How a Criminal Trial was Conducted in the Time of Cicero

At the time of Cicero there were at least eight permanent courts (quaestiones perpetuae), each dealing with different types of offence (e.g.) extortion, treason, embezzlement, violence, murder, adultery, forgery). Each court was presided over by a praetor, or his representative.

Strangely, from our point of view, prosecutions were not undertaken by the state: there were no public prosecutors. Any man (but no woman) was entitled to begin a prosecution, and the state made it worthwhile by rewarding such a person with money or honours. But if the prosecution was unsuccessful, he ran the risk of being prosecuted himself by the man he had accused.

The first step was a request for permission to prosecute. Sometimes several men came forward as accusers and they had to make speeches, under a process called divination, so that it could be decided who was best fitted to be the prosecutor. When the Sicilians wanted their corrupt governor Verres prosecuted after his term of office, they asked Cicero to plead the case. Cicero was eager to do so, but so also (for dubious motives) was another man, Q. Caecilius Niger. A preliminary hearing was, therefore, held, and we still have a published version of the speech Cicero made (Divinatio in Q. Caecilium). Cicero was preferred and the court did not even admit the other manís claim to assist as junior counsel.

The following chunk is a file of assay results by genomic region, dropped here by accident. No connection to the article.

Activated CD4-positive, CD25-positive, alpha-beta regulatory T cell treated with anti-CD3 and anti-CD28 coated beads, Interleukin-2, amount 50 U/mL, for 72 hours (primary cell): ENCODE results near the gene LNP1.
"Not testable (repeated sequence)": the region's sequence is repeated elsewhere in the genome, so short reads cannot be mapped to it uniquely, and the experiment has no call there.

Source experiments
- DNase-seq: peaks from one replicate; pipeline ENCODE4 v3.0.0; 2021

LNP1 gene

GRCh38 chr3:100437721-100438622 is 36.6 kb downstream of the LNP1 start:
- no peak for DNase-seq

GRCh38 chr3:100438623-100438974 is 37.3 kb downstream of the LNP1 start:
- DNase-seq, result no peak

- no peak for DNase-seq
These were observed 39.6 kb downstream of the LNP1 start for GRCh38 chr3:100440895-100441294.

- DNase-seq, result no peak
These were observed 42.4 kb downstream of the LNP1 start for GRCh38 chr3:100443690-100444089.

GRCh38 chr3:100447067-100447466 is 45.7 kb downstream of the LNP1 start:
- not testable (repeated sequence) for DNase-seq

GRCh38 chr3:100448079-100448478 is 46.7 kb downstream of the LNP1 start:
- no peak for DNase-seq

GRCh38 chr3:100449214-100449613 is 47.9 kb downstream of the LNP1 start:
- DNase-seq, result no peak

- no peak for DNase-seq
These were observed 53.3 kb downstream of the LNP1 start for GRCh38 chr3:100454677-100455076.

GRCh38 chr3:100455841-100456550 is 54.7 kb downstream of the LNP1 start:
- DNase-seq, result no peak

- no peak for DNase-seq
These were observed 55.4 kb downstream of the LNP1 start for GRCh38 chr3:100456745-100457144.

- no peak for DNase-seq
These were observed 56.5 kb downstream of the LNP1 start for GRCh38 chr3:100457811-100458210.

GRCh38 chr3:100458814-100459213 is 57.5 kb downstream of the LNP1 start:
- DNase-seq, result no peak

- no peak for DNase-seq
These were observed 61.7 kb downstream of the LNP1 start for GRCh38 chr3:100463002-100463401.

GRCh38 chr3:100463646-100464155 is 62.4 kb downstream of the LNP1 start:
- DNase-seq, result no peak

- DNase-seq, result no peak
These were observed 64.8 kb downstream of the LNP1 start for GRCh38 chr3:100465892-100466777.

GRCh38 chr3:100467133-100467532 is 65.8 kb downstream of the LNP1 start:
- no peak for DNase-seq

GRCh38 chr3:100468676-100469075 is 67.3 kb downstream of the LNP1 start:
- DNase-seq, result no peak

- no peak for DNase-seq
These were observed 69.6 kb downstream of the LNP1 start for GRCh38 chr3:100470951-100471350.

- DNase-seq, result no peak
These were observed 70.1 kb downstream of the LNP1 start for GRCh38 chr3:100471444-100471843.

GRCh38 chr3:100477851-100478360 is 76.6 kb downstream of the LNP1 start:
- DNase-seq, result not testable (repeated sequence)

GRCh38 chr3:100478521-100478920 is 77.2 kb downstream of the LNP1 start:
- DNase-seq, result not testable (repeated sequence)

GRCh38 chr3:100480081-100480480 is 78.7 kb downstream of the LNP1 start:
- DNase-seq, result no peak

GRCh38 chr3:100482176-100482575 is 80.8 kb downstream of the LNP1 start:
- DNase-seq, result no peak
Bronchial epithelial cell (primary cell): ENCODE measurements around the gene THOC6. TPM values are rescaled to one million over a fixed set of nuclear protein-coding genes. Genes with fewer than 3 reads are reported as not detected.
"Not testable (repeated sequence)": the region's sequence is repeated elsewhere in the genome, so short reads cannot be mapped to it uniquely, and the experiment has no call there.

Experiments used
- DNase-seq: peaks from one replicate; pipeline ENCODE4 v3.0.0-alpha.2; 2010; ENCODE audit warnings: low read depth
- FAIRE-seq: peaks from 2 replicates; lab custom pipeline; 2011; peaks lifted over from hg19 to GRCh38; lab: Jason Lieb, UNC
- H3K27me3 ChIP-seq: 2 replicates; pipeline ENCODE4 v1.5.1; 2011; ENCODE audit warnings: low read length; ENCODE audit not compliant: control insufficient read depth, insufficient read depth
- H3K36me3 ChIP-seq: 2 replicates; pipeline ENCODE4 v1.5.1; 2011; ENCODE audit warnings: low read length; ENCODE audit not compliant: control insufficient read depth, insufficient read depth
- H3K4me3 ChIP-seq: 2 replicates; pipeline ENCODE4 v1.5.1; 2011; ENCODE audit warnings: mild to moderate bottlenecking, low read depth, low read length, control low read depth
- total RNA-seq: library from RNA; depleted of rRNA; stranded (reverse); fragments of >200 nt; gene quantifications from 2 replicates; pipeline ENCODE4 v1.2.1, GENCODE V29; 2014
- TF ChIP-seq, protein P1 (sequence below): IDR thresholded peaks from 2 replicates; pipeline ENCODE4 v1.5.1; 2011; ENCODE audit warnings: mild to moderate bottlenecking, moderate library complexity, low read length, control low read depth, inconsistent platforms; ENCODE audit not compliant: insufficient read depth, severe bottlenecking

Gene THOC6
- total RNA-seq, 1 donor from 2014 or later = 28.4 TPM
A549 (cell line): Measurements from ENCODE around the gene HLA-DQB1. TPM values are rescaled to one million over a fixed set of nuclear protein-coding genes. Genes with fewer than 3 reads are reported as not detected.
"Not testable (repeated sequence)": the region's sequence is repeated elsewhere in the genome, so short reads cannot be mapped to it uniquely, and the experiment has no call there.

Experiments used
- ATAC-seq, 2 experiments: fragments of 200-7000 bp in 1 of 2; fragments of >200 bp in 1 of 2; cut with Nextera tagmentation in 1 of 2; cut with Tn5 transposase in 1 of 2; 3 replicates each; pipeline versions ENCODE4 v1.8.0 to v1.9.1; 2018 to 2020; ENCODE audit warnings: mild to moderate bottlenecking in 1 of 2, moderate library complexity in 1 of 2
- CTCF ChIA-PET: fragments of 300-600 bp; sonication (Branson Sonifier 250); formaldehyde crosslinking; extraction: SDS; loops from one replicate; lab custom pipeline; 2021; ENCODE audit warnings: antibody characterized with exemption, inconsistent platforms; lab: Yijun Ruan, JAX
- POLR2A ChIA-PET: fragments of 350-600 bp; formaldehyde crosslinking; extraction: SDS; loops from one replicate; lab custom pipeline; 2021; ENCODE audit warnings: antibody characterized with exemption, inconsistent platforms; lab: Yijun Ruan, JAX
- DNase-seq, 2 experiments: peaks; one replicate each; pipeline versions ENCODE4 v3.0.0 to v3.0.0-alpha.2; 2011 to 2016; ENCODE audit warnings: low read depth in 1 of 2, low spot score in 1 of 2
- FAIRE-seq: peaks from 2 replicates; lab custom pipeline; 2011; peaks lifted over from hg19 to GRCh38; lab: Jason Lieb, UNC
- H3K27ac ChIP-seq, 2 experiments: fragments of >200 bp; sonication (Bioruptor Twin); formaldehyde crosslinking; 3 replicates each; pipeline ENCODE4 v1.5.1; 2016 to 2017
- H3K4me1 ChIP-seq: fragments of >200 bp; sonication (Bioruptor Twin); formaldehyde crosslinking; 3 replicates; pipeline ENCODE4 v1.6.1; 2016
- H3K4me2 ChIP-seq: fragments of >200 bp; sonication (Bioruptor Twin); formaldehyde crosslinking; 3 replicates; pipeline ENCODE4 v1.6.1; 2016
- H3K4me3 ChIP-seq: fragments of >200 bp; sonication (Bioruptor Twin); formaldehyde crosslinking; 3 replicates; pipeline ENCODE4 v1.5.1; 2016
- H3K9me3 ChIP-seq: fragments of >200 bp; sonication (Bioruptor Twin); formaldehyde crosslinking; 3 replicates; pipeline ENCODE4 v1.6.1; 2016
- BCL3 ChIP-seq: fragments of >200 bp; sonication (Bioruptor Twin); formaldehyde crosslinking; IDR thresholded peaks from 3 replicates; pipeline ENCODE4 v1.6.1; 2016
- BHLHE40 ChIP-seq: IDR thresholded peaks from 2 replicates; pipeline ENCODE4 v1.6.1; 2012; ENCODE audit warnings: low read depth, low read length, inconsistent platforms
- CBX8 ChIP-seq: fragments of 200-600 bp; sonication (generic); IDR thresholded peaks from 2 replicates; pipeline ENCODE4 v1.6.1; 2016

After certain formalities the praetor then examined the accused (reus). If he did not plead guilty for clearly prove his innocence, the praetor fixed the date of the trial. The earliest date was in 10 days time, but it could be as late as 100 days ahead. On the day of the trial, the jury (iudices) was chosen by lot and prosecutor and defendant could make objections to any of them. Until 122B.C. only Senators could be jurymen. There was then a period when the privilege was that of the class known as Knights (equites). It was restored to Senators in 80 B.C. and in 70 B.C. it was shared equally by senators, knights and another income group called tribuni aearii. This last group was later excluded by Julius Caesar. The function of the iudices was to give verdicts on question of fact. Corruption of members of a jury was not uncommon.
When the trial began, the prosecutor delivered his first oration, followed by his junior counsel. It was then the turn of the accused and his counsel. A time limit was put upon the speeches, the defence being allowed longer than the prosecution. Evidence was then produced and witnesses heard. The evidence of slaves was not usually allowed unless it was given under torture.

The jury then cast their votes on the question of the innocence or guilt of the defendant. The usual practice was to record the votes on tablets which were thrown into an urn. If the votes were equal, or in favour of the defendant, he was acquitted. There could be no appeal against the verdict. The usual penalties were fines, loss of citizenship or exile.